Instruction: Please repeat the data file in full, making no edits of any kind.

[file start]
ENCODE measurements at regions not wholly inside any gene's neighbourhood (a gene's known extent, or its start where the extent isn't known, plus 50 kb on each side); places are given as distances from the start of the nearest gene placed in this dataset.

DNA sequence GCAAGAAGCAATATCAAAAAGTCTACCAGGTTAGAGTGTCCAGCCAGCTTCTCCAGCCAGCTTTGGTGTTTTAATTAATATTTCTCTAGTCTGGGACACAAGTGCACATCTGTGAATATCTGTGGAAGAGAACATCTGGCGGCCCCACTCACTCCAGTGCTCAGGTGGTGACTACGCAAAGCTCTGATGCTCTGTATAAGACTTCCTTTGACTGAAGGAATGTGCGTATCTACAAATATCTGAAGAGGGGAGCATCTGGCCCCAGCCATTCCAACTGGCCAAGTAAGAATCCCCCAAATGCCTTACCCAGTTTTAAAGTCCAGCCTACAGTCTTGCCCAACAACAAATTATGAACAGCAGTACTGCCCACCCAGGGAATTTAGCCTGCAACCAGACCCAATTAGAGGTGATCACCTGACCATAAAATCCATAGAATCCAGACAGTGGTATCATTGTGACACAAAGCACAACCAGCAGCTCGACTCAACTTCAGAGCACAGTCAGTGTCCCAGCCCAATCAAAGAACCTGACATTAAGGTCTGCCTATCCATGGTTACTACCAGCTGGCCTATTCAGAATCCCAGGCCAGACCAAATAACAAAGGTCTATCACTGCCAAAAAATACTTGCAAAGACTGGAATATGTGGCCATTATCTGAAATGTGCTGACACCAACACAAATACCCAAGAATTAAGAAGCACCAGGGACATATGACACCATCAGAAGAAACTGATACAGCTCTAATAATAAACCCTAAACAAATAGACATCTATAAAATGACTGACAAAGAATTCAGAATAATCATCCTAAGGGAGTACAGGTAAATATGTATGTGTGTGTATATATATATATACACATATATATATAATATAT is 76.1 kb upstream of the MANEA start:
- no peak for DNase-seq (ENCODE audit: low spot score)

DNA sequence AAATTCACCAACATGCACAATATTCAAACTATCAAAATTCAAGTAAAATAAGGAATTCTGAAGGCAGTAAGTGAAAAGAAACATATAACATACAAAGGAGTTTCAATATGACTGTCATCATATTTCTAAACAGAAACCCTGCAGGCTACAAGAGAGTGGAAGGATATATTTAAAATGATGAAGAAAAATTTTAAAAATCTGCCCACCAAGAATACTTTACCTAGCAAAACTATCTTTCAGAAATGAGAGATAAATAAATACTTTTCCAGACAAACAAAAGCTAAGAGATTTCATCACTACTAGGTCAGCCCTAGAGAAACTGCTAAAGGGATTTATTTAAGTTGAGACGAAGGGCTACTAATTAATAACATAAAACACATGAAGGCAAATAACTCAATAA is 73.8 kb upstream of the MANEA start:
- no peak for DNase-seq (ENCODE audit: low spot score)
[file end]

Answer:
ENCODE measurements at regions not wholly inside any gene's neighbourhood (a gene's known extent, or its start where the extent isn't known, plus 50 kb on each side); places are given as distances from the start of the nearest gene placed in this dataset.

DNA sequence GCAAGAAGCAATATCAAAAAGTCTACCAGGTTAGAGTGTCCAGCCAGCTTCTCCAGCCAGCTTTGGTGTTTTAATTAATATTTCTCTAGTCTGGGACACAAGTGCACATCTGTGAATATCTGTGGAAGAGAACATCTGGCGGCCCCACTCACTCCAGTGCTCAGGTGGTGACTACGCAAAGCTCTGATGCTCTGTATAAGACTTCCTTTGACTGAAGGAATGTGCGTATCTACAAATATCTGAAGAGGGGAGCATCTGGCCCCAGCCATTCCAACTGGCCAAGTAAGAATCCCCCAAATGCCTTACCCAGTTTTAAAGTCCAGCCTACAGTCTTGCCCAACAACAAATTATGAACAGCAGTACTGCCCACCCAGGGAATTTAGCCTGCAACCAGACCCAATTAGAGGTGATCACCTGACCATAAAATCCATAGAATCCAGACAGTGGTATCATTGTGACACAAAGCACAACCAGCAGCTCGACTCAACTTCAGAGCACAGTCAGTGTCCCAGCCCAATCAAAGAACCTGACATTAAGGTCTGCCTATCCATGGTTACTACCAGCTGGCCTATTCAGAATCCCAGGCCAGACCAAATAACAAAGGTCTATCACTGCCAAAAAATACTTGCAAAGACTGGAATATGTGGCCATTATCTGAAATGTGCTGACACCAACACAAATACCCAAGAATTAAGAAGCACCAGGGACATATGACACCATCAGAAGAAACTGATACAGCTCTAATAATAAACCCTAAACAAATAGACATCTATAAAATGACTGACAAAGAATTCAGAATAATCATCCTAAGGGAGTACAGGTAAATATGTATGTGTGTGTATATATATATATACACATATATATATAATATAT is 76.1 kb upstream of the MANEA start:
- no peak for DNase-seq (ENCODE audit: low spot score)

DNA sequence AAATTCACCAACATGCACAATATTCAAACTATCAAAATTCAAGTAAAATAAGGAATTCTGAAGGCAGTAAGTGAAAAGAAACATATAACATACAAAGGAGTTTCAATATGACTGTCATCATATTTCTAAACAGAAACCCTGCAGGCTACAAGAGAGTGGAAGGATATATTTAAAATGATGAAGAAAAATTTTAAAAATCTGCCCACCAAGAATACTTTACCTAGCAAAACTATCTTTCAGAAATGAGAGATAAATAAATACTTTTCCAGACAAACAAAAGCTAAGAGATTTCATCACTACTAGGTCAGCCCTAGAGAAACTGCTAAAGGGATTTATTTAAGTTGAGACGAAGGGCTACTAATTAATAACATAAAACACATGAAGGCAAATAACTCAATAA is 73.8 kb upstream of the MANEA start:
- no peak for DNase-seq (ENCODE audit: low spot score)